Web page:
Home equity (illustrative)
Home equity (illustrative)iStock

More than 80,000 Britons used equity release in the last year, in order to release money that was tied up in their homes. Once a very taboo financial product, the equity release mortgage has become mainstream and regularly advertised in newspapers and on TV.

If you are over 55 and own your property either outright or in part, you can use equity release to draw down between 20% to 60% of the property’s value into one large lump sum, which is tax-free. These funds are often used to give money to family members, to help them get on the property ladder, or for seniors to top up their pension, pay for home improvements or interior design, or pay off other outstanding debts.

You pay interest on the equity release loan which is rolled up until the end of the loan term, but you continue to live in your property until you die or go into long-term care. At this point, the lender comes in to collect their repayments, either by selling the house on the open market or through other means of your estate.

But because this product is fairly new and it is secured against your property, it is important to consider how safe it is and whether it is right for you.

Equity release, however, is perfectly safe. It is a well regulated industry by the FCA and there is the Equity Release Council to protect consumers every step of the way. A good example of this is the no negative equity guarantee schemes, which mean that the debt can be cleared upon the sale of the house, and will not leave anything outstanding for your relatives and children to repay when you pass away or go into long-term care.

In addition, you will always have the right to continue living in your home for the rest of your life and you can retain ownership, too, in case you want to pass this onto your children.

The key consideration with equity release is the fees, since it is a bit more expensive than your typical secured loan, charging rates from 3% per month, whereas your mortgage could be only 3% per year. The interest can really start to add up if you live another 20, 30, or 40 years and it can start to eat into your savings and any other money that you wanted to leave for your children as inheritance.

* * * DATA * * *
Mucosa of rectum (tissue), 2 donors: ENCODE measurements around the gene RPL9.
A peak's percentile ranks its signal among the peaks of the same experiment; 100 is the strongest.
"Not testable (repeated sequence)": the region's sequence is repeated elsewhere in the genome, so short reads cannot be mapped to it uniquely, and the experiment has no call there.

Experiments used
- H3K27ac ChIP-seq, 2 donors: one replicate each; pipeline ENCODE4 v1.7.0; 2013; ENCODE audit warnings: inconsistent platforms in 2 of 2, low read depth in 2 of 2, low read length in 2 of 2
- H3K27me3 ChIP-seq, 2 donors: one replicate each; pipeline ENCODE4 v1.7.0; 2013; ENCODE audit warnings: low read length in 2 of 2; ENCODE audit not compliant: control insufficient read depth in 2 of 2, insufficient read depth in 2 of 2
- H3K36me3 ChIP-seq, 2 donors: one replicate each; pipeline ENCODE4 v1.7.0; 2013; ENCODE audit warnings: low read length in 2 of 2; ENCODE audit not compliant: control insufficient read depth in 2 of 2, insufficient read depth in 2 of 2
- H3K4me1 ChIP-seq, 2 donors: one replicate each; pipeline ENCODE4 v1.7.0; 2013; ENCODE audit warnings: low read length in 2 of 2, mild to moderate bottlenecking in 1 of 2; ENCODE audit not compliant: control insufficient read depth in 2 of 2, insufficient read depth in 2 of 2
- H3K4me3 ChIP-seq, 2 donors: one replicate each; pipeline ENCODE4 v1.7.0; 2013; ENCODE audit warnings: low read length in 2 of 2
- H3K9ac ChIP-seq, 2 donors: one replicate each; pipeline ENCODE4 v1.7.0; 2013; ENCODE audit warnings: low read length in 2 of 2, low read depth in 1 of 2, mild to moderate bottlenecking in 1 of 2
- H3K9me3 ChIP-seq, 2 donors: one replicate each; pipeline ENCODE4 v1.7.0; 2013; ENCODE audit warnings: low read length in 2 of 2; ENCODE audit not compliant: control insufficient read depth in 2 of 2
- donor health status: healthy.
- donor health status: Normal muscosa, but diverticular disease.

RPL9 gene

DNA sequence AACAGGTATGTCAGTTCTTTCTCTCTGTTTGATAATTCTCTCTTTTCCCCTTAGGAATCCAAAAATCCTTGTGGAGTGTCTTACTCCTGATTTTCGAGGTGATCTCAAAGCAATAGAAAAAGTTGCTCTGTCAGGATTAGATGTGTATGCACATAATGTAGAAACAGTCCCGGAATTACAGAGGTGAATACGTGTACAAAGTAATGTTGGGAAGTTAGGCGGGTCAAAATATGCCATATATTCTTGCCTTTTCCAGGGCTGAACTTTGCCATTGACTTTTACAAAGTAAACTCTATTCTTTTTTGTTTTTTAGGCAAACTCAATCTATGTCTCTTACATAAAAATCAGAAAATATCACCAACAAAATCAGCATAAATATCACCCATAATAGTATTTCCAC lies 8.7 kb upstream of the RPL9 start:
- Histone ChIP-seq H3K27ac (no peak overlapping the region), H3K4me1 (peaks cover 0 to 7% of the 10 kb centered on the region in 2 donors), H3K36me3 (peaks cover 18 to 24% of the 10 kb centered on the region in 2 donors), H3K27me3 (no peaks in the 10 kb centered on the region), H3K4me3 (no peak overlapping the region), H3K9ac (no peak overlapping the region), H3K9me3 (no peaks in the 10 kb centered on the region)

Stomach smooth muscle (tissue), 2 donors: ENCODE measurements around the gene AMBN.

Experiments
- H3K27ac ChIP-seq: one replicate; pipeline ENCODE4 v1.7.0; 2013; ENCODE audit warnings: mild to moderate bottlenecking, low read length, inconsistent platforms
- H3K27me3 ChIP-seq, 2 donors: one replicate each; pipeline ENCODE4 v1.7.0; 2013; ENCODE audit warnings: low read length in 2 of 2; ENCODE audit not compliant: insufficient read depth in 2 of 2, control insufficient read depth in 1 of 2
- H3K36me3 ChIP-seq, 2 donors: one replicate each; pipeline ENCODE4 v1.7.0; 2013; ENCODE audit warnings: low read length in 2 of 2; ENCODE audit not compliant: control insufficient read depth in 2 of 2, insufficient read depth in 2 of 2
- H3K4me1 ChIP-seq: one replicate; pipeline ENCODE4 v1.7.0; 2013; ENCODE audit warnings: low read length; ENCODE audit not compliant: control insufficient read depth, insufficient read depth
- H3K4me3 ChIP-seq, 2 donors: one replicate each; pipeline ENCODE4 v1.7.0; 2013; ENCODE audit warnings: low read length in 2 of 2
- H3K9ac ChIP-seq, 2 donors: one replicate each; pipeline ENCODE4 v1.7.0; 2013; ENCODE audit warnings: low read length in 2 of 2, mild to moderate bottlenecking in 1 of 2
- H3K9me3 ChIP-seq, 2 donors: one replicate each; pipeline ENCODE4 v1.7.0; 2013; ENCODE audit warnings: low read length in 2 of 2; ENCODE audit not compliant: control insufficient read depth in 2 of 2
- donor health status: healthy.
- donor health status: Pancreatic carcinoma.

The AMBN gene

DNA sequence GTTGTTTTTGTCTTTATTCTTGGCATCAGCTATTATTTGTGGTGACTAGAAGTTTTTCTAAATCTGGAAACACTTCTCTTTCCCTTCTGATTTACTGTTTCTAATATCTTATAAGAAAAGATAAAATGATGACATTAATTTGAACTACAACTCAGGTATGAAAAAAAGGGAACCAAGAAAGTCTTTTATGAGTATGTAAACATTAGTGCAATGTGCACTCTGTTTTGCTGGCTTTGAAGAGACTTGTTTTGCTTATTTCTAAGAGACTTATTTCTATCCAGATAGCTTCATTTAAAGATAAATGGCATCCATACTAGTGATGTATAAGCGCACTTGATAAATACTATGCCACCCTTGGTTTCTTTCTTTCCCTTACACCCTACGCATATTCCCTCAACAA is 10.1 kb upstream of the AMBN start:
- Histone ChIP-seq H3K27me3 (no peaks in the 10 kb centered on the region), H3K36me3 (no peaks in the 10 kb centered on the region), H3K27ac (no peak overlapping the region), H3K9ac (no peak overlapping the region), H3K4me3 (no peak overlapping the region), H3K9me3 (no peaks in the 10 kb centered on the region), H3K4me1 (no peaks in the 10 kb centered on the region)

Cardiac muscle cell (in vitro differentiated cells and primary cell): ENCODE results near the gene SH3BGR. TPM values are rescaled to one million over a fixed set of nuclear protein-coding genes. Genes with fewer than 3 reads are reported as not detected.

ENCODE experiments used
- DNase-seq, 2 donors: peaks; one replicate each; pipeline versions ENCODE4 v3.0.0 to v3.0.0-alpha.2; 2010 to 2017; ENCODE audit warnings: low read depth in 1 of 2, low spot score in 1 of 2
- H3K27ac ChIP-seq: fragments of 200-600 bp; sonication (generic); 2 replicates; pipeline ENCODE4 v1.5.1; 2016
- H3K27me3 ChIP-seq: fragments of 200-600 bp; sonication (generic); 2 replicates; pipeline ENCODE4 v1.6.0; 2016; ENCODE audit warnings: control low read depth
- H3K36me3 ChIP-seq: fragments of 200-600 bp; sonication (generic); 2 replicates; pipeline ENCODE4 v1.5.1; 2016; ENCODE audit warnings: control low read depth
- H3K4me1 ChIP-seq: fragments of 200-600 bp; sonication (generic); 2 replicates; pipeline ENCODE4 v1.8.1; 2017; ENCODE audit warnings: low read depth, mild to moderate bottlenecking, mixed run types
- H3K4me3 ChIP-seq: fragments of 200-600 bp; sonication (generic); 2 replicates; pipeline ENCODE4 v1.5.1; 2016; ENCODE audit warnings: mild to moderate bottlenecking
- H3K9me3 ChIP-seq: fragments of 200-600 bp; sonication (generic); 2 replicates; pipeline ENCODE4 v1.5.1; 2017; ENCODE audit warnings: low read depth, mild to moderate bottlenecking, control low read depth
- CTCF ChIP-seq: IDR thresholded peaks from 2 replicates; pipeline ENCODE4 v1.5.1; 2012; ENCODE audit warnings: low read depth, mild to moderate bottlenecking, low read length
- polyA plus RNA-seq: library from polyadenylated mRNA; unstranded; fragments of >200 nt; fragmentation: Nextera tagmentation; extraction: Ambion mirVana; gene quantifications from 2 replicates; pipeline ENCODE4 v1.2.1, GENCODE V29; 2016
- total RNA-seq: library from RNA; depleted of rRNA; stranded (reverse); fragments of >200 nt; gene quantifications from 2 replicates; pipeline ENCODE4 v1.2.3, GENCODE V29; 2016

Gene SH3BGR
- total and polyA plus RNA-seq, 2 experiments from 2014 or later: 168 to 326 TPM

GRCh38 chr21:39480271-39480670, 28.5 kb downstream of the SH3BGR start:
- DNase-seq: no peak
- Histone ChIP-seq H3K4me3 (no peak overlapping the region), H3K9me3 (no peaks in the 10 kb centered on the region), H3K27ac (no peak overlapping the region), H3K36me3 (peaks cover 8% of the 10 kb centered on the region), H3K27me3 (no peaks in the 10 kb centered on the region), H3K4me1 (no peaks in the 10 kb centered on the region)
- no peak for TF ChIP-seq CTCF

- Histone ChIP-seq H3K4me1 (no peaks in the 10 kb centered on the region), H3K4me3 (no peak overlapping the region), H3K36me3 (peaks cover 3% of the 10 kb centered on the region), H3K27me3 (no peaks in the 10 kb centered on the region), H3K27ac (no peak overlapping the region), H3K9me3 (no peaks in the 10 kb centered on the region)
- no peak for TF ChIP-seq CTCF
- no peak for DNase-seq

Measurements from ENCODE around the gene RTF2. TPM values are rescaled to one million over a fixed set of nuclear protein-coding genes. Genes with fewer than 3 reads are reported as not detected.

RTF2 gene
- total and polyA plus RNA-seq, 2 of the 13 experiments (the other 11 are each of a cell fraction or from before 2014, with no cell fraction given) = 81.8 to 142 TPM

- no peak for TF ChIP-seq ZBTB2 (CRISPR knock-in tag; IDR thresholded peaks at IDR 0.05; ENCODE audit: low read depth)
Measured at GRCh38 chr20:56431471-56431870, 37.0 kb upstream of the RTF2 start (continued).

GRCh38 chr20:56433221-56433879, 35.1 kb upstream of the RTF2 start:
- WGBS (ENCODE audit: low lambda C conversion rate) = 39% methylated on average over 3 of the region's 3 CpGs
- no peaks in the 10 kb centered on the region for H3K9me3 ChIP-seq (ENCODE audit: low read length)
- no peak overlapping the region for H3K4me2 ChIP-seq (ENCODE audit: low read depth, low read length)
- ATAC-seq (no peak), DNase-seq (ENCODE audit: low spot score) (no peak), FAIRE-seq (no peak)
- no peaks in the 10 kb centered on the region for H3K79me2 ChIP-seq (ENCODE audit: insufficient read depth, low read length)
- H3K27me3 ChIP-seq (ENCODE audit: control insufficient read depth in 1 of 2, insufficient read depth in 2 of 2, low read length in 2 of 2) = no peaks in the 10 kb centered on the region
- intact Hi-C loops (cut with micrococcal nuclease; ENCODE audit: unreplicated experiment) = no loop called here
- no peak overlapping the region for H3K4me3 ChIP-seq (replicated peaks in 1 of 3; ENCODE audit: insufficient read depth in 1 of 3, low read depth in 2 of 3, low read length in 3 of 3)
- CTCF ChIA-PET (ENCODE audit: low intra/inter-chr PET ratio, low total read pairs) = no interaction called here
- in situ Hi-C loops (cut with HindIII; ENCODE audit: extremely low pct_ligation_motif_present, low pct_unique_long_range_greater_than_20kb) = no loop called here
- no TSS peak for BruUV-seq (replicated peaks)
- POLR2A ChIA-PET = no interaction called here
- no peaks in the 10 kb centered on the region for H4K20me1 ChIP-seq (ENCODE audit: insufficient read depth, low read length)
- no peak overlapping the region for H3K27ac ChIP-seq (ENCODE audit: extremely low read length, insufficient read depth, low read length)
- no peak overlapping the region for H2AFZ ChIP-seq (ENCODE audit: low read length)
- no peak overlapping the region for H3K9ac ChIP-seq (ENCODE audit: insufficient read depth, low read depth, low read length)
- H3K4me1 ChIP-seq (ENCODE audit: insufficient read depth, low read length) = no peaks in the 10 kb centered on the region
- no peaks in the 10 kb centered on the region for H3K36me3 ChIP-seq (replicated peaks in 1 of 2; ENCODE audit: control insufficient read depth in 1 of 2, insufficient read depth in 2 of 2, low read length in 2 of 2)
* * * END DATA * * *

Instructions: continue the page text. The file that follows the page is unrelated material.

If putting money aside for inheritance is of vital importance, there are variations of equity release that allow you to do this, putting money separately for your children when you die. Plus, if you use equity release to gift money to your children, this can be free of inheritance tax if it is below £325,000 or within seven years of you passing away.

One of the ways to reduce the interest you pay overall is to truly budget how much money you need to withdraw. The more you borrow, the more interest you pay. Simple.

So you can use a budget calculator or equity release calculator to determine how much you need and what the proposed interest charged will be. You can also look at options like a draw-down mortgage so you can draw-down money as and when you need it, and only pay interest on what is charged. You may also want to look at whether you will move house or downsize during the loan term, because this could be an effective way to clear the loan and pay it off.